If spill containment and CIRIA c736 compliance is currently a consideration for you please do not hesitate to call 0330 223 4372 or email us, we will be very happy to discuss our solutions with you.

David Cole MSEE

David Cole MSEE

Technical Director

David is a pioneer of the spill containment and water pollution prevention industry with 30 years experience. David was instrumental in the development of the CIRIA c736  guidance along with The Environment Agency and is passionate about preventing water pollution.

THE LATEST FROM THE BLOG

Water Pollution Prevention News – Microplastics, Illegal Waste and 100,000 Dead Fish

Water Pollution Prevention – Microplastics, illegal waste, 100,000 dead fish   The mighty River Thames isn't just mighty. It's also filthy, thanks to extraordinary amounts of micro-plastic waste. A football pitch-sized illegal waste site in Cambridgeshire is being...

10 ways to save money on water pollution prevention.

As we all prepare to get back to work we are aware that the water pollution prevention systems that you implement have to be more cost effective and less disruptive than ever. This is the first of ten posts that will demonstrate the ten ways that Penstock Solutions...

Water Pollution Prevention News Water Pollution Special – Global Drinking Water Scandals

Water Pollution Special – Global Drinking Water Scandals Living in a first-world country with plenty of sensible regulations, rules, laws and guidelines in place plus an enforcement agency to make sure they're met, you'd think our drinking water was perfectly clean...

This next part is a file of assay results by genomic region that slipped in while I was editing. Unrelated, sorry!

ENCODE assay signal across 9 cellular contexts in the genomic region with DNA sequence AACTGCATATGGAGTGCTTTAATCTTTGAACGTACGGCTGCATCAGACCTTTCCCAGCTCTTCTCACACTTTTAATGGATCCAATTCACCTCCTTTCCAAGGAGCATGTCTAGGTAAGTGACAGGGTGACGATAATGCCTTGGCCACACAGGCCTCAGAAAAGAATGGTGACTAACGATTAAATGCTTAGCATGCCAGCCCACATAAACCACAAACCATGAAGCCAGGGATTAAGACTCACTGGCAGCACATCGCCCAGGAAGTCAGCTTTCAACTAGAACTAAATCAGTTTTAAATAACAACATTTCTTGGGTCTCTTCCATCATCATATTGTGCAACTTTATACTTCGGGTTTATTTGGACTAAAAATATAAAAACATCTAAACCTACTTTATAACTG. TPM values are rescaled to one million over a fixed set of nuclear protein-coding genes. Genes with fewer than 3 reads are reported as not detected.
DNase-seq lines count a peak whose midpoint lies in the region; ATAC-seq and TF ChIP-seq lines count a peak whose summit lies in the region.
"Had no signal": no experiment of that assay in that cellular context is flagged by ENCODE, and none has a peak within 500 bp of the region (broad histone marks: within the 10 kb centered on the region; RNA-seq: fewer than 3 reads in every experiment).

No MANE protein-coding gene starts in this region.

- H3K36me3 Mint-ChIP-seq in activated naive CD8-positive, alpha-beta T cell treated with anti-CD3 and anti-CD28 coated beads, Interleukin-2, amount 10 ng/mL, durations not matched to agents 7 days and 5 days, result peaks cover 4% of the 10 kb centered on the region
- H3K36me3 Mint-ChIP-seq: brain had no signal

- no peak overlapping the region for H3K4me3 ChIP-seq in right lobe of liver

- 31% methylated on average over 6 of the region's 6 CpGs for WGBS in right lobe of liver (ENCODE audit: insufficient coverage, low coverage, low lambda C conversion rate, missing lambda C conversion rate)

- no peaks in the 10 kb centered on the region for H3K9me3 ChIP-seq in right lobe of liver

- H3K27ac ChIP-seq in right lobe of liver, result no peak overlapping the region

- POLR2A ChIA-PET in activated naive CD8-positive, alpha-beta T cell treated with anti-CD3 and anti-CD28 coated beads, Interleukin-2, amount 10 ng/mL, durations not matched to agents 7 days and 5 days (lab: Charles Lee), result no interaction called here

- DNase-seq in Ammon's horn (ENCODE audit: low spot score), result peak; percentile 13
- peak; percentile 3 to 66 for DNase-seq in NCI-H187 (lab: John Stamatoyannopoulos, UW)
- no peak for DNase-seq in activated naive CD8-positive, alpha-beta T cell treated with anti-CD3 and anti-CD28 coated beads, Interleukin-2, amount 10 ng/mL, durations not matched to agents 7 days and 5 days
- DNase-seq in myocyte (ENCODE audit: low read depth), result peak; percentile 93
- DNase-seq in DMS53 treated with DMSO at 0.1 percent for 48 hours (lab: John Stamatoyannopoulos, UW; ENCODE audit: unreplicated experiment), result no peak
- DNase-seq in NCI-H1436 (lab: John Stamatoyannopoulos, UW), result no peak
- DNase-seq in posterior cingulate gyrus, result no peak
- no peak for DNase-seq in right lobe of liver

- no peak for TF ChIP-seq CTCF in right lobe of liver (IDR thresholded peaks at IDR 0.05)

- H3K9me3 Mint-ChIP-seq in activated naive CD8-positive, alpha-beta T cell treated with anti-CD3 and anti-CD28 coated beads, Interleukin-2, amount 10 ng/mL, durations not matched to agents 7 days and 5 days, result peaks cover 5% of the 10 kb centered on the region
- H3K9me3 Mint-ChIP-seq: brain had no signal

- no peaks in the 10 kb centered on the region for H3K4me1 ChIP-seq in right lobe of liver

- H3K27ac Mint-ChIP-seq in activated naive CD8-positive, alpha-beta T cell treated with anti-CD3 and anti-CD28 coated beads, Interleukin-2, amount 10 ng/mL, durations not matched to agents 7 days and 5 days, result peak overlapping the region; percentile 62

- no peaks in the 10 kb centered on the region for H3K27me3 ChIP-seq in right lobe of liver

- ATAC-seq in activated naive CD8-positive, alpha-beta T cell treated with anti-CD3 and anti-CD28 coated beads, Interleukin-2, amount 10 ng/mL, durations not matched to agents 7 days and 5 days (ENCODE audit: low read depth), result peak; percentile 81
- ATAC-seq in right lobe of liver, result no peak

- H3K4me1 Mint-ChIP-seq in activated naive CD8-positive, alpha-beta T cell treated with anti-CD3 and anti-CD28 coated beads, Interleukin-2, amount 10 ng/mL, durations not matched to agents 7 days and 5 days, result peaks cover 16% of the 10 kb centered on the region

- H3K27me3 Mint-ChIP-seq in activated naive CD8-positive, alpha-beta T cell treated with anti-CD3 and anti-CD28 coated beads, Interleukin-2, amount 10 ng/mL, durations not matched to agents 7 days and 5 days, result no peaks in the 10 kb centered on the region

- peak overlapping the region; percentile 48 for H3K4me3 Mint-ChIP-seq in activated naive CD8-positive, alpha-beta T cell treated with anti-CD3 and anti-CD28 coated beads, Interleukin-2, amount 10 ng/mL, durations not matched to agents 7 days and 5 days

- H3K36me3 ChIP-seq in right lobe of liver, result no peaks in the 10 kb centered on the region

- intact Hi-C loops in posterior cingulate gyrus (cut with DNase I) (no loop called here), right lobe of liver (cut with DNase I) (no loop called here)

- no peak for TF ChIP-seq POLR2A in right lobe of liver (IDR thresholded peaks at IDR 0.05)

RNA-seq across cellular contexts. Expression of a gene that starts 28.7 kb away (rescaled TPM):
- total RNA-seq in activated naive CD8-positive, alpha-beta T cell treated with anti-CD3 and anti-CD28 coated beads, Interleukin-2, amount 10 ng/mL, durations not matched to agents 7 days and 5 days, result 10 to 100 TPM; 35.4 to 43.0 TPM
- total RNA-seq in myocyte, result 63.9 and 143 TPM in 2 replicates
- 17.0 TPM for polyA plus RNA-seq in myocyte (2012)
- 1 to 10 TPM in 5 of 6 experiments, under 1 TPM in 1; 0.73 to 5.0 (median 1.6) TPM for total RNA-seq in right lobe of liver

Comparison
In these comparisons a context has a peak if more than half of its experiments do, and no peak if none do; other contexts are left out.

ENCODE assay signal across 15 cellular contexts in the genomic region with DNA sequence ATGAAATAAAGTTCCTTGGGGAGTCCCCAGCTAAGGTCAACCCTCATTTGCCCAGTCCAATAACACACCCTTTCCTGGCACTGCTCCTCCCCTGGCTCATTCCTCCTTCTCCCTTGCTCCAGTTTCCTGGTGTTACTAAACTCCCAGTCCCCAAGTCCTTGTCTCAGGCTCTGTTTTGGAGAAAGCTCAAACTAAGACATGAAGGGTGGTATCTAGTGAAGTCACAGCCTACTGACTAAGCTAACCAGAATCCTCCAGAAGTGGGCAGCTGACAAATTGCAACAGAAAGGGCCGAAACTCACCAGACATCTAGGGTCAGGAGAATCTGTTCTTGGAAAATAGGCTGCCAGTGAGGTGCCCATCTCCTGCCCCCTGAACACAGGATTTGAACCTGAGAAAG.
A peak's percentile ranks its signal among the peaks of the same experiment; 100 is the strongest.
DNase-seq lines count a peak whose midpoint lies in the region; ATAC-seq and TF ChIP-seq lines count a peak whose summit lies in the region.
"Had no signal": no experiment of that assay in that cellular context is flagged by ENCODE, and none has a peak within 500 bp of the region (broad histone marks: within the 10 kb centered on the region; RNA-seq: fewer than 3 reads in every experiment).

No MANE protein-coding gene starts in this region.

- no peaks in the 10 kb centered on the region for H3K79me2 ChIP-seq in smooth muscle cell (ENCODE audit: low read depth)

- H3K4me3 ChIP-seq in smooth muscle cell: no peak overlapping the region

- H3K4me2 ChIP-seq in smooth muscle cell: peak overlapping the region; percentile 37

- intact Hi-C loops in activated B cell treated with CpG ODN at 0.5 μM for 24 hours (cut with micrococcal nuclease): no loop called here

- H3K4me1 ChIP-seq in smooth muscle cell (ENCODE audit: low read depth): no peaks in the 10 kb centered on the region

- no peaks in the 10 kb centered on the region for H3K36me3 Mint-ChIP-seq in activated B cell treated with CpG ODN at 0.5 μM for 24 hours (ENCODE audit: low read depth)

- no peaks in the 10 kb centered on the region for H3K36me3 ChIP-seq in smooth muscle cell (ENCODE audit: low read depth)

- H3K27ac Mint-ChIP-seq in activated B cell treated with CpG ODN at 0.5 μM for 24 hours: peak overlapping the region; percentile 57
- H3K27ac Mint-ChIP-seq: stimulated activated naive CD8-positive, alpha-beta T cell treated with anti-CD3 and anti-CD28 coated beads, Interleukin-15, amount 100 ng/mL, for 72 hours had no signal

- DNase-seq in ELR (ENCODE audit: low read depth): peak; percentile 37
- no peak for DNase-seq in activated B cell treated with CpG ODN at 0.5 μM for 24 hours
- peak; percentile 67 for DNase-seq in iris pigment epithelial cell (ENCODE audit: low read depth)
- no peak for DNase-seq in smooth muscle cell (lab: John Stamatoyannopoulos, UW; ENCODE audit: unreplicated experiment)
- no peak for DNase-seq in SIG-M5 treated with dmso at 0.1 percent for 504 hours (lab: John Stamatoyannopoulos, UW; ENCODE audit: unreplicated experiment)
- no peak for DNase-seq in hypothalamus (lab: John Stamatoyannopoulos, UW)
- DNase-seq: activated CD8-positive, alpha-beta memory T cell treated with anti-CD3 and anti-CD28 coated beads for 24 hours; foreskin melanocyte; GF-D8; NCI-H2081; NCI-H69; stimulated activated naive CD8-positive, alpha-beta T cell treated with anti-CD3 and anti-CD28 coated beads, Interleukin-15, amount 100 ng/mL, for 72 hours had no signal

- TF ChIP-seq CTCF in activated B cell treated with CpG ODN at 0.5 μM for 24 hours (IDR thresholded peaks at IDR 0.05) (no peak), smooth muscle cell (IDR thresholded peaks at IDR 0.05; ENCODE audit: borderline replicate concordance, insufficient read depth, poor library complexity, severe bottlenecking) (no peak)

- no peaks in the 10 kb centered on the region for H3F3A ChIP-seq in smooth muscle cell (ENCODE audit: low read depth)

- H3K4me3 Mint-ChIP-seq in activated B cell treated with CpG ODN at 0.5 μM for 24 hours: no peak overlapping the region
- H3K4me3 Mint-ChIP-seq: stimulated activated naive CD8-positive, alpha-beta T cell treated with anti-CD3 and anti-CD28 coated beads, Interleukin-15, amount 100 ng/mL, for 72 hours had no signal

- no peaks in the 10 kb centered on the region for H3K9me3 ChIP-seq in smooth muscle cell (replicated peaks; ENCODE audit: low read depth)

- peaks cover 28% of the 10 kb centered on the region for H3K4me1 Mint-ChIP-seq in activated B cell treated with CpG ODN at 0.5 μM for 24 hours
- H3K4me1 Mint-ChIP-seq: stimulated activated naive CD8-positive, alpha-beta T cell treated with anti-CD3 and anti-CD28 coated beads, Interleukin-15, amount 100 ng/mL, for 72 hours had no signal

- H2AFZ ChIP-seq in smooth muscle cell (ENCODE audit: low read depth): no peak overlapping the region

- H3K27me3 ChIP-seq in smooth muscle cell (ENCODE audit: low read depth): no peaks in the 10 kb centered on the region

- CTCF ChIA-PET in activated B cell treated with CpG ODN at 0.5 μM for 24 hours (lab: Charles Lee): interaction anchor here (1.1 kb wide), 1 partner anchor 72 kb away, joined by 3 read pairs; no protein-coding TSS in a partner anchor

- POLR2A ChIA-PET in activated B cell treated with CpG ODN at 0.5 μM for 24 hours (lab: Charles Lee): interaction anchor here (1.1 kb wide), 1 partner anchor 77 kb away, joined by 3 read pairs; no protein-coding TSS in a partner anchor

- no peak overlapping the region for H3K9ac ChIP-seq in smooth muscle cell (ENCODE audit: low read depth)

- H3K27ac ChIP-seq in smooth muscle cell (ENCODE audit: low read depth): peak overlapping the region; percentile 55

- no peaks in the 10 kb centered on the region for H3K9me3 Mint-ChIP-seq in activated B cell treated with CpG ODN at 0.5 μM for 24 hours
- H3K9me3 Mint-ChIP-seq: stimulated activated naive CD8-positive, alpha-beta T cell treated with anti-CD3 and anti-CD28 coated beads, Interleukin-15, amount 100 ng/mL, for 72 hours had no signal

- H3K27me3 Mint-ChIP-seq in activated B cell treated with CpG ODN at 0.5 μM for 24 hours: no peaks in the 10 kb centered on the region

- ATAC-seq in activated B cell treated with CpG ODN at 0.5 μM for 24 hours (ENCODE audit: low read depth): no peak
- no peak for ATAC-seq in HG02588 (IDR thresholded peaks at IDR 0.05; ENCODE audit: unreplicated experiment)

Pollution Containment Device – Control Panel Explainer

Pollution Containment Device - Control Panel Explainer Hello welcome to another one  our toggle block pollution containment device explainer videos, this time I am providing a little bit of an oversight into how the control panel for our valves work. This control...

Appeal for PFAS to be defined as a class, industrial spills, swimmers falling ill, poor water on beaches and free trees.

Scientists appeal for PFAS chemicals to be defined as a class According to the Green Science Policy Institute, all perfluorinated and polyfluorinated substances, also called PFAS, should be treated as a single class, as well as 'avoided for non-essential uses'. The...